Industry Companies Life

Company

A company is a business organization. It is an association or collection of individual real persons andor other companies, who each provide some form of capital. This group has a common purpose or focus and an aim of gaining profits. This collection, group or association of persons can be made to exist in law and then a company is itself considered a legal person. The name company arose because, at least originally, it represented or was owned by more than one real or legal person. In the United States, a company may be a corporation, partnership, association, joint-stock company, trust, fund, or organized group of persons, whether incorporated or not, and (in an official capacity) any receiver, trustee in bankruptcy, or similar official, or liquidating agent, for any of the foregoing.[1] In the US, a company is not necessarily a corporation.[2] In English law and in the Commonwealth realms a company is a body corporate or corporation company registered under the Companies Acts or similar legislation.[3] It does not include a partnership or any other unincorporated group of persons, although such an entity may be loosely described as a company.

Companies law (or the law of business associations) is the field of law concerning companies and other business organizations. This includes corporations, partnerships and other associations which usually carry on some form of economic or charitable activity. The most prominent kind of company, usually referred to as a "corporation", is a "juristic person", i.e. it has separate legal personality, and those who invest money into the business have limited liability for any losses the company makes, governed by corporate law. The largest companies are usually publicly listed on stock exchanges around the world. Even single individuals, also known as sole traders may incorporate themselves and limit their liability in order to carry on a business. All different forms of companies depend on the particular law of the particular country in which they reside. The law of business organizations originally derived from the common law of England, but has evolved significantly in the 20th century. In common law countries today, the most commonly addressed forms are: Corporation Limited company Unlimited company Limited liability partnership Limited partnership Not-for-profit corporation Company limited by guarantee Partnership Sole Proprietorship The proprietary limited company is a statutory business form in several countries, including Australia. Many countries have forms of business entity unique to that country, although there are equivalents elsewhere. Examples are the Limited-liability company (LLC) and the limited liability limited partnership (LLLP) in the United States. Other types of business organizations, such as cooperatives, credit unions and publicly owned enterprises, can be established with purposes that parallel, supersede, or even replace the profit maximization mandate of business corporations.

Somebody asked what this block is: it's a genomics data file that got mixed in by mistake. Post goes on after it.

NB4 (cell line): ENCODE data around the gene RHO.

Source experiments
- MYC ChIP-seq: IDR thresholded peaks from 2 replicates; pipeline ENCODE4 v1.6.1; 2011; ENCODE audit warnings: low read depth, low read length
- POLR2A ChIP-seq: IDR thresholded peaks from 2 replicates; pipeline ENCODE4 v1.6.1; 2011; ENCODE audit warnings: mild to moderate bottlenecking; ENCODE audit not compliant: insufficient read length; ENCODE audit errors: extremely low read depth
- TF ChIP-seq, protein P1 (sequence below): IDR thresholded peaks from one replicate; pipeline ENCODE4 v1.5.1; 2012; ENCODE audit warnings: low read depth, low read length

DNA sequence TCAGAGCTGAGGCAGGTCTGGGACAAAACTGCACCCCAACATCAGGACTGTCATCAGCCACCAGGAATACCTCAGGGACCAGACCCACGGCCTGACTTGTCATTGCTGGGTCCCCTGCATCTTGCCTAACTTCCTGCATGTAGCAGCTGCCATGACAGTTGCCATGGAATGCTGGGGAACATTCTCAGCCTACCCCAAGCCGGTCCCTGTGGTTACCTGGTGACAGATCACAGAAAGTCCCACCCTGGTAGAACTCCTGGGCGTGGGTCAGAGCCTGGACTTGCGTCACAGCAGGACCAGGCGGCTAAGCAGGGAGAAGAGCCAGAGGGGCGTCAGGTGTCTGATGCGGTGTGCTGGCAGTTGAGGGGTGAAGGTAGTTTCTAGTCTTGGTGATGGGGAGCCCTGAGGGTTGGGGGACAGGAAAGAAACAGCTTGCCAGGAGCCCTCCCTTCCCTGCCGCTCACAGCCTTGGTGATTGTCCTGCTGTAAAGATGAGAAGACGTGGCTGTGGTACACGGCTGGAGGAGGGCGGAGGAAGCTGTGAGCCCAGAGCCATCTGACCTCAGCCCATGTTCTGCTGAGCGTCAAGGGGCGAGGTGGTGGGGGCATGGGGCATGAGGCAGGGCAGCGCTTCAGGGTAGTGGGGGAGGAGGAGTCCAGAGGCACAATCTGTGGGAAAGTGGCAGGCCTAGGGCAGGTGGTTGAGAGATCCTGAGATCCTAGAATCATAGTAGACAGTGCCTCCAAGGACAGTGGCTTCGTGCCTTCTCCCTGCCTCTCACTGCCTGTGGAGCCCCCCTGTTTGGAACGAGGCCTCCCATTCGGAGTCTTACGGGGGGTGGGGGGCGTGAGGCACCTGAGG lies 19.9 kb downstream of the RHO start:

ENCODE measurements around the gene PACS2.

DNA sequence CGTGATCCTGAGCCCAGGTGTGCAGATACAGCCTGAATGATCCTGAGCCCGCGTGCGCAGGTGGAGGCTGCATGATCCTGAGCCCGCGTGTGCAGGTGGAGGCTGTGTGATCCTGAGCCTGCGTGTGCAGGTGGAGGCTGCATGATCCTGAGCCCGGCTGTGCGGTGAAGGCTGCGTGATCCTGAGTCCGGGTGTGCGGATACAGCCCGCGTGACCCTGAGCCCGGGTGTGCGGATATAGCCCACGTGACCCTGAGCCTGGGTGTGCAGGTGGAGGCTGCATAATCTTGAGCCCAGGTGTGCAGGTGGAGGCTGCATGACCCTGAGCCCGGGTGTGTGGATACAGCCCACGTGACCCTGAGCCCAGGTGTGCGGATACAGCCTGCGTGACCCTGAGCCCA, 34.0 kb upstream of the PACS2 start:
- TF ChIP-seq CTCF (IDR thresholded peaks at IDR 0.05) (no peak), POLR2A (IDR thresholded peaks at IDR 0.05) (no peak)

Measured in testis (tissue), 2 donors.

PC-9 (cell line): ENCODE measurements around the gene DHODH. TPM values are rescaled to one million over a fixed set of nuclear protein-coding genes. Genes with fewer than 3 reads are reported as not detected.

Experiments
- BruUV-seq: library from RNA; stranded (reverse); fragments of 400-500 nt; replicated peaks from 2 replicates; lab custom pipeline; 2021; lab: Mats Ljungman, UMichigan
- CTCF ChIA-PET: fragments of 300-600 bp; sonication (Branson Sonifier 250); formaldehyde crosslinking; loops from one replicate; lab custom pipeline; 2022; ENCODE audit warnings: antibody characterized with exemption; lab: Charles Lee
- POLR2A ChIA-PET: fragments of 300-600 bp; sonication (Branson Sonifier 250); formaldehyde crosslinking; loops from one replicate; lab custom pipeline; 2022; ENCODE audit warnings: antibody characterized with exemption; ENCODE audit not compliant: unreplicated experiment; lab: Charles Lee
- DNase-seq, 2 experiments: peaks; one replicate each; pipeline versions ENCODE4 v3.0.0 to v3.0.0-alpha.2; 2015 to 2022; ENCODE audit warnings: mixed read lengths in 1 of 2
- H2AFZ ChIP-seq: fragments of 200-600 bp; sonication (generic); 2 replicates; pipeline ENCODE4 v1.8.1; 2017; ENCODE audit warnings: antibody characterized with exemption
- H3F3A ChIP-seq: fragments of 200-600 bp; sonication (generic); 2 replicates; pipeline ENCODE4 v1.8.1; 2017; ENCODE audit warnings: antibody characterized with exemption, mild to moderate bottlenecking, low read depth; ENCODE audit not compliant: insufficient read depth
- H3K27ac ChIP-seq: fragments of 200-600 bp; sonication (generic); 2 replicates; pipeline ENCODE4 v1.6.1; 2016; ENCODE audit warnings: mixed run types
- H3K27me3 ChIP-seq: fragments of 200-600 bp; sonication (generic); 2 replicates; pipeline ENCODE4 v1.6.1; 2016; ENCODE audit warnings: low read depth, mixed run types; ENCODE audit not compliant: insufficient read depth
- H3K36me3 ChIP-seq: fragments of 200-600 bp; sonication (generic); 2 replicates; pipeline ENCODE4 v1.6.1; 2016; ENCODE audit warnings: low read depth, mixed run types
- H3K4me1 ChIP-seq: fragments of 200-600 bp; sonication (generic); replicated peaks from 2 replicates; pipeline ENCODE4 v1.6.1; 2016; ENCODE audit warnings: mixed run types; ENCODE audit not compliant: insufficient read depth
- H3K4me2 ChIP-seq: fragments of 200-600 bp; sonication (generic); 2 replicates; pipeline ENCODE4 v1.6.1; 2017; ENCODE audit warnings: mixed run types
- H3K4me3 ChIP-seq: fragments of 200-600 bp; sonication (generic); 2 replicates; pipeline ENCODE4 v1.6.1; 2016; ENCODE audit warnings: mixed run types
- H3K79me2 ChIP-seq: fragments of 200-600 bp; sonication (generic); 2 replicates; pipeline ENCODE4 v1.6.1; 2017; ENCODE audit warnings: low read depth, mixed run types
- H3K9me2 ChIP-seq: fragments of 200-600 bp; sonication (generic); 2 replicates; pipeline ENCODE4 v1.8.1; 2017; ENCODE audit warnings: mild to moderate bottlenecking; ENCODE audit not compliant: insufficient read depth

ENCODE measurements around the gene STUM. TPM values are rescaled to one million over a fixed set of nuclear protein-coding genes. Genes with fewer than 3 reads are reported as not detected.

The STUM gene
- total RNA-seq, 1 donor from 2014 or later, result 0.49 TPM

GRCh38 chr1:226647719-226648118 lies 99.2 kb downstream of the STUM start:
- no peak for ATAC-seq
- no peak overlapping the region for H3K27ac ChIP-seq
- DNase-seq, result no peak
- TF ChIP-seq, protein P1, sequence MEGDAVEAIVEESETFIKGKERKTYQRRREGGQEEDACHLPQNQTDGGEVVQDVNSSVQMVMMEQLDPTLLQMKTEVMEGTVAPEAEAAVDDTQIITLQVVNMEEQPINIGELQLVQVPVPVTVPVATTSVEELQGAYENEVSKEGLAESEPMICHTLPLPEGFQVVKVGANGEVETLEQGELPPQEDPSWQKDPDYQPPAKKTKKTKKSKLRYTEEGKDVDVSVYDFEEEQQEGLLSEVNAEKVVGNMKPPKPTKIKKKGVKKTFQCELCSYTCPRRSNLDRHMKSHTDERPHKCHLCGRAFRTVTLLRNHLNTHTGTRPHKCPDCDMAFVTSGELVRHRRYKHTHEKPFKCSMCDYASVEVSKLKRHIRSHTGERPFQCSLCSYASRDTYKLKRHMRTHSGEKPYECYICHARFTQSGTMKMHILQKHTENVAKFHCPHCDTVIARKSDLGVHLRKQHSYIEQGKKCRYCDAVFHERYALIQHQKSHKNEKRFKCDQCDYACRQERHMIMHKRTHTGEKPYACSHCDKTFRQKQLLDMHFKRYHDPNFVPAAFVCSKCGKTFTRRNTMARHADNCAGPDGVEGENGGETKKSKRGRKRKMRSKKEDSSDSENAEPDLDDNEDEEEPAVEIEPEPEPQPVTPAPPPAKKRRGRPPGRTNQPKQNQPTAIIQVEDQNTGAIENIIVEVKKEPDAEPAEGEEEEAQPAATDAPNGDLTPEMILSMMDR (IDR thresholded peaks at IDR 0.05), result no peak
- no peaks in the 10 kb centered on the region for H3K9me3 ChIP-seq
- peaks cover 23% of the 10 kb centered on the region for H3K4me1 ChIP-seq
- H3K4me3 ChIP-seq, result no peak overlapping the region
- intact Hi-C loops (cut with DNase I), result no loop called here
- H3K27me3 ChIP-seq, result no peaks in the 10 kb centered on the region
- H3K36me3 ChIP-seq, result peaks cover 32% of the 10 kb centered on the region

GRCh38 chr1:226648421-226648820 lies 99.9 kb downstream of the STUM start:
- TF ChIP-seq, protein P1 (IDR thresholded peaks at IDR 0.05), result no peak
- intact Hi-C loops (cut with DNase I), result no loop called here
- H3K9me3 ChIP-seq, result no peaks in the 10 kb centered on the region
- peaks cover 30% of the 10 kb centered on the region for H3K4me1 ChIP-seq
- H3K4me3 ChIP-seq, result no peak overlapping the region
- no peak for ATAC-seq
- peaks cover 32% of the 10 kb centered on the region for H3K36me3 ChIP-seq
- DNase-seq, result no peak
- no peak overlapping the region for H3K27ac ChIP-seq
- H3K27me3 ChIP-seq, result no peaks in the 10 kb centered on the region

Industry Companies Life